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The Other Side.
I wondered much what sight would greet
My eager gaze whene'er my feet Upon the topmost height should rest.
The other side was all unknown;
But as I slowly toiled along,
Sweeter to me than any song My dream of visions to be shown.
At length the topmost height was gained;
The other side was full in view;
My dreams - not one of them was true, But better far had I attained.
For far and wide on either hand
There stretched a valley broad and fair,
With greenness flashing everywhere, A pleasant, smiling, home-like land.
Who knows, I thought, but so 'twill prove
Upon that mountain-top of death,
Where we shall draw diviner breath, And see the long-lost friends we love.
It may not be as we have dreamed,
Not half so awful, strange, and grand;
A quiet, peaceful, home-like land, Better than e'er in vision gleamed.
J. W. Chadwick.
The Good Old Grandmother.
From off that aged brow!
A fitting crown is now.
That toiled so long and well;
Let sweet thanksgivings swell.
That life-work, stretching o'er long years,
A varied web has been;
And sunny gleams between.
Like flakes of falling snow,
When autumn breezes blow.
Each silver hair, each wrinkle there,
Records some good deed done; Some flower she cast along the way,
Some spark from love's bright sun.
How bright she always made her home!
It seemed as if the floor
And barred with brightness o'er.
The very falling of her step
Made music as she went;
The song of full content.
And now, in later years, her word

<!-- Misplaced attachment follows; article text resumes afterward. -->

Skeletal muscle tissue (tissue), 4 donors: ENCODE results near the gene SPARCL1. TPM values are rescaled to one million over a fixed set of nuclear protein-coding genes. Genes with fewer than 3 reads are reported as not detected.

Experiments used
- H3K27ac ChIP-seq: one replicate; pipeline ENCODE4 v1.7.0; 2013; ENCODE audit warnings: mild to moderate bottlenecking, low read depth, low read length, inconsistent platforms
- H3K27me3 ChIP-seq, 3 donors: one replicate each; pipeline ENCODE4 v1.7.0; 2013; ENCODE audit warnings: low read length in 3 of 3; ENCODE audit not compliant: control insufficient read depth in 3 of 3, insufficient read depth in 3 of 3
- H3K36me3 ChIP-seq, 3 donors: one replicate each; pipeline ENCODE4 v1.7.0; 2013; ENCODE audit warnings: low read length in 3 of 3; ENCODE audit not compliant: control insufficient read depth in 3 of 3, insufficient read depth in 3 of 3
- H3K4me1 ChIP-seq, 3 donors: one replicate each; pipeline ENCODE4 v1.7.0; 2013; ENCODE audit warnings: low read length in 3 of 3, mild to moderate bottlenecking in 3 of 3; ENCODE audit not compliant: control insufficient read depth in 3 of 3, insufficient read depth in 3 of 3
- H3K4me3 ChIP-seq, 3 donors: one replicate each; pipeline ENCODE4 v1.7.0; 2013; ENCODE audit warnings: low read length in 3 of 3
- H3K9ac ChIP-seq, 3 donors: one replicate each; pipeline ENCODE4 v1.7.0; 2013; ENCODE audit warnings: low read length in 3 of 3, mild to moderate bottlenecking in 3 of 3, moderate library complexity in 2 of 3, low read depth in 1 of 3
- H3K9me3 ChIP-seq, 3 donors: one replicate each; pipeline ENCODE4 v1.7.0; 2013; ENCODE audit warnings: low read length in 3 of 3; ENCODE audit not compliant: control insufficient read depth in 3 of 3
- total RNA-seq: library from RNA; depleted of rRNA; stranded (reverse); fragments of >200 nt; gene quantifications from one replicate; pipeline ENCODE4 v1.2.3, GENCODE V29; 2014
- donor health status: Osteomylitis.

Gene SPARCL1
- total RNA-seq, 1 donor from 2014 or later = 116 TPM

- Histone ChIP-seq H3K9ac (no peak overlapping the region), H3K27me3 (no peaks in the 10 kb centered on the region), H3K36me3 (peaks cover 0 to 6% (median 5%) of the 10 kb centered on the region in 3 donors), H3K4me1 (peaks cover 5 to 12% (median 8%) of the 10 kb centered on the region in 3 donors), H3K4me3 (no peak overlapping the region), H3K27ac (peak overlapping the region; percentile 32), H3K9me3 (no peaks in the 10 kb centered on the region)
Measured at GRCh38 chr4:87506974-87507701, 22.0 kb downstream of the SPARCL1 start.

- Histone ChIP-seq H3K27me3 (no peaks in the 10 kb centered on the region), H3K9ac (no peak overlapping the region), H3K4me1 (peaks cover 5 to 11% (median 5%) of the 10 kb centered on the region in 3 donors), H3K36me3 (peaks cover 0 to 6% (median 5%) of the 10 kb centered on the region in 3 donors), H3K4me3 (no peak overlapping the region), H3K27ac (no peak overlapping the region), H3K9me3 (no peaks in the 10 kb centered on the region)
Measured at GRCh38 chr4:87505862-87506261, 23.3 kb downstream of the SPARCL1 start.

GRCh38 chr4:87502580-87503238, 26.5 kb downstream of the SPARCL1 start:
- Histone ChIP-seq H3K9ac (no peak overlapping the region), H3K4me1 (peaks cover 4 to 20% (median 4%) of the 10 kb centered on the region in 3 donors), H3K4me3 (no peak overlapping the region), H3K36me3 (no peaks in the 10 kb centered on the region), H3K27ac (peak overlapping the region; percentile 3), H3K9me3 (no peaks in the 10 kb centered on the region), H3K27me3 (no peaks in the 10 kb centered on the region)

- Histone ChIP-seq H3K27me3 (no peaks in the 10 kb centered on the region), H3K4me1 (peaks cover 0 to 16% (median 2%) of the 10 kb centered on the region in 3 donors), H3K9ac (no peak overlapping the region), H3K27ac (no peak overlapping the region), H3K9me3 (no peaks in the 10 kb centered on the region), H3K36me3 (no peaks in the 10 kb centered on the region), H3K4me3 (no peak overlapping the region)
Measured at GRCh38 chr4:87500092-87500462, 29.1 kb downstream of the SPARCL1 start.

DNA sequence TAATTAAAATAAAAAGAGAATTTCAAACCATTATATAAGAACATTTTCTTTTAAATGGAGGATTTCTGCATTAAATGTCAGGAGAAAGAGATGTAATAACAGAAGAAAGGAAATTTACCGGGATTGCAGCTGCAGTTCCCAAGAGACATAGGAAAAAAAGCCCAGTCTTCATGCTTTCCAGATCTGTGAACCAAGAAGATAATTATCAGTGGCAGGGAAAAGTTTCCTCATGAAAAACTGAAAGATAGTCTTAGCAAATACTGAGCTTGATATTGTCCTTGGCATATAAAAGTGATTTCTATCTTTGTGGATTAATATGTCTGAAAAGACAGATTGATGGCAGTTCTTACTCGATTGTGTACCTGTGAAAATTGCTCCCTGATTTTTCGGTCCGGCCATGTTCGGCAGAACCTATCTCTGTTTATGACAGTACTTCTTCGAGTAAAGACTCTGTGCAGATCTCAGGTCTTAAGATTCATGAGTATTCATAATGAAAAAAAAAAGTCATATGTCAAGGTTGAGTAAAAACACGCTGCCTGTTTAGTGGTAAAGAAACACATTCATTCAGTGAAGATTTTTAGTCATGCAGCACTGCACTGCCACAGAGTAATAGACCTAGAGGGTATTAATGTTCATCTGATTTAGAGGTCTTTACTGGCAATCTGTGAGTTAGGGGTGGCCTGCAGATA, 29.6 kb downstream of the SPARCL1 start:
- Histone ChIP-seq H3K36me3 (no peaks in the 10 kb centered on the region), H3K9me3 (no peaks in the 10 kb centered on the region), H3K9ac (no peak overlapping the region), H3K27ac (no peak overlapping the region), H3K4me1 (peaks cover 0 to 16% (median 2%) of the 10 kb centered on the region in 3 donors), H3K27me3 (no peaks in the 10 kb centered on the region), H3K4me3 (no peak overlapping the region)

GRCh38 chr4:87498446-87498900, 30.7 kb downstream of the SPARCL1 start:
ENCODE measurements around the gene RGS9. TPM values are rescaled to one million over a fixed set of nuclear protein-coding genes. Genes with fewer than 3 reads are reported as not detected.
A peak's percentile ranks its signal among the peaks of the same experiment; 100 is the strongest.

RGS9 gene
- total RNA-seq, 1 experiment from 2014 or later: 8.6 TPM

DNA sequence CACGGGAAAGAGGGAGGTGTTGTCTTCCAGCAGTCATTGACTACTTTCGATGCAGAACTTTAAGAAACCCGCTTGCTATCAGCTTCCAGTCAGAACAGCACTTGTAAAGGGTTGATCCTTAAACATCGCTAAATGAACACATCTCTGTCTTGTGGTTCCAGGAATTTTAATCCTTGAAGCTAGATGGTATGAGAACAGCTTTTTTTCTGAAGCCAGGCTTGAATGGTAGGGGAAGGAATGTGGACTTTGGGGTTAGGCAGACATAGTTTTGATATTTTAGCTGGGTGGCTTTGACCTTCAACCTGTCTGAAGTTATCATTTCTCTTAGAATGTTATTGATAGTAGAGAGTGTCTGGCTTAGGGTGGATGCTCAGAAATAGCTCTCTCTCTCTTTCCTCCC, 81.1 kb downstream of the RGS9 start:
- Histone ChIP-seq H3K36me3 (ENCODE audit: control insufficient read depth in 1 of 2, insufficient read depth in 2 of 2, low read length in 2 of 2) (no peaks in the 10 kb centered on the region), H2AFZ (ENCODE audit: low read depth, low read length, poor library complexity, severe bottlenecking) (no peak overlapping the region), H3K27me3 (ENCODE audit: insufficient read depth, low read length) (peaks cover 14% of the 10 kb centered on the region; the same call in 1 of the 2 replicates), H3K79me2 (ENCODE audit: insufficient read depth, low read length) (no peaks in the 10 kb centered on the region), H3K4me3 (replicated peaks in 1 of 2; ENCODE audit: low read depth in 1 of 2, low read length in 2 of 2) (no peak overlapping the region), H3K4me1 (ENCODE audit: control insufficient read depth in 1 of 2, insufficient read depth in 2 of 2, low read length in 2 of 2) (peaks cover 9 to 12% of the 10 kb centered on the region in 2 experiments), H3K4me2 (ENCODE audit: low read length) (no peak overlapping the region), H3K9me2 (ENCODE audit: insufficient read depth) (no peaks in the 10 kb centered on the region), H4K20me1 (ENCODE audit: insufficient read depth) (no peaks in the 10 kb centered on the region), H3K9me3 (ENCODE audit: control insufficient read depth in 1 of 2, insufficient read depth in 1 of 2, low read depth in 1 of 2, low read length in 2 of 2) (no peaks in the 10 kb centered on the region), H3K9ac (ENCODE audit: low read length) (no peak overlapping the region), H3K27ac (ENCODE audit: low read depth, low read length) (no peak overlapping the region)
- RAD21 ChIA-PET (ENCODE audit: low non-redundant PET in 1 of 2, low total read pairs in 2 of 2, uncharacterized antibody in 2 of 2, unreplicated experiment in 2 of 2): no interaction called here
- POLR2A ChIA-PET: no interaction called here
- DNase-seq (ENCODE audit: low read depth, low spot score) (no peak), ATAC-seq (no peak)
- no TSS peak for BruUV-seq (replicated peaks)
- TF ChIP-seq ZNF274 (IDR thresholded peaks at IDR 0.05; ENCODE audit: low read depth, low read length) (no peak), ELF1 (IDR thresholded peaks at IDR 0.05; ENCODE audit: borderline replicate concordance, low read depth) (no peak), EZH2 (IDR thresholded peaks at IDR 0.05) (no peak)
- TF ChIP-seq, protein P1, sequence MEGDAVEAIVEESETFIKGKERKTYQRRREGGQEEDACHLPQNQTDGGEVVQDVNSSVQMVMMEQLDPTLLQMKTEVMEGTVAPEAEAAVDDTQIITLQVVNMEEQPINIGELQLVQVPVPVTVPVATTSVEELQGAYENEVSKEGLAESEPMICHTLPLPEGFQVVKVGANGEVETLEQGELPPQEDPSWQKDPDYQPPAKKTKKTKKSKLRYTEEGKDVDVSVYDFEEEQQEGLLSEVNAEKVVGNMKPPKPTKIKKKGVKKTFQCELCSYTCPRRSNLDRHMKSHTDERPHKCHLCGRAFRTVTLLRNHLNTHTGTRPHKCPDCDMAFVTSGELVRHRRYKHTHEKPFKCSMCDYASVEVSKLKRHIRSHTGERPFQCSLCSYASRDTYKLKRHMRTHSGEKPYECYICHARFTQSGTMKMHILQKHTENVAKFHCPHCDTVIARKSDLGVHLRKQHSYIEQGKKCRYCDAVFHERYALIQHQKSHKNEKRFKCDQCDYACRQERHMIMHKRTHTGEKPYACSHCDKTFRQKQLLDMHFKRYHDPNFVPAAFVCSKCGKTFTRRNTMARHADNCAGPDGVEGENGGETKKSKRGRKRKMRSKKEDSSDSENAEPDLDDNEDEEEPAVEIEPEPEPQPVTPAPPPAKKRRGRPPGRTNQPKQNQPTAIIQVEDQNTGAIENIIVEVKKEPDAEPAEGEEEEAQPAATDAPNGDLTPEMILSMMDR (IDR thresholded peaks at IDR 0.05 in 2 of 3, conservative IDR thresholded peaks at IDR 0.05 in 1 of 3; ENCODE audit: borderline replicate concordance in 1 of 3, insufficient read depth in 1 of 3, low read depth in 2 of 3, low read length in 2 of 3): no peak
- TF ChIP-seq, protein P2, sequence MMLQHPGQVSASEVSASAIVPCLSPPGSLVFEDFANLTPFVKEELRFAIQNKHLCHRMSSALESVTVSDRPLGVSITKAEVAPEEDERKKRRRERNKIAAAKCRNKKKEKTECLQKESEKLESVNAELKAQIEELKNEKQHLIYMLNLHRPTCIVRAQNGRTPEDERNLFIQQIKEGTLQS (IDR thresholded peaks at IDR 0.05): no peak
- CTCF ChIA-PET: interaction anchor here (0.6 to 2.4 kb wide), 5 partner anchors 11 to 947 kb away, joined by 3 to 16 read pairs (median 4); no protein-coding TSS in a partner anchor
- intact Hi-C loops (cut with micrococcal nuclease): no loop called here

Has been a blessed thing
Her children's children spring.
Her widowed life has happy been
With brightness born of heaven; So pearl and gold in drapery fold
The sunset couch at even.
O, gently fold the weary hands
That toiled so long and well; The spirit rose to angel bands,
When off earth's mantle fell.
She's safe within her Father's house,
Where many mansions be;
Dear heart, to thee and me!
AS TENDER mothers, guiding baby steps,
Hope for the Sorrowing.
YE holy ministers of love,
Blest dwellers in the upper spheres, In vain we fix our gaze above,
For we are blinded by our tears. Oh! tell us to what land unknown The soul of him we love has flown?
He left us when his manly heart
With earnest hope was beating high:
Too soon, alas, for him to die!
Away, into the unknown dark,
With fearless heart and steady hand,
To seek the spirit's fatherland.
Hark! for a voice of gentle tone
The answer to our cry hath given, Soft as Æolian harp-strings blown,
Responsive to the breath of even,“I have not sought a distant shore: Lo! I am with you, weep no more! “Aye! Love is stronger far than Death,
And wins the victory o'er the grave:
Its mission is to guide and save.
True as the needle to the pole;
Nor is the grave man's final goal. The larger growth, the life divine,– All that I hoped or wished are mine.” Blest spirit, we will weep no more,
But lay our selfishness to rest: The Providence which we adore
Has ordered all things for the best. Life's battle fought, the victory won, To nobler toils pass on, pass on!
“Cone is Gone, and Wead is Bead."
Lips all tremulous with pain
Pain and death are everywhere,
faces to the light;
Evermore Love's quickening breath Calls the living soul from death;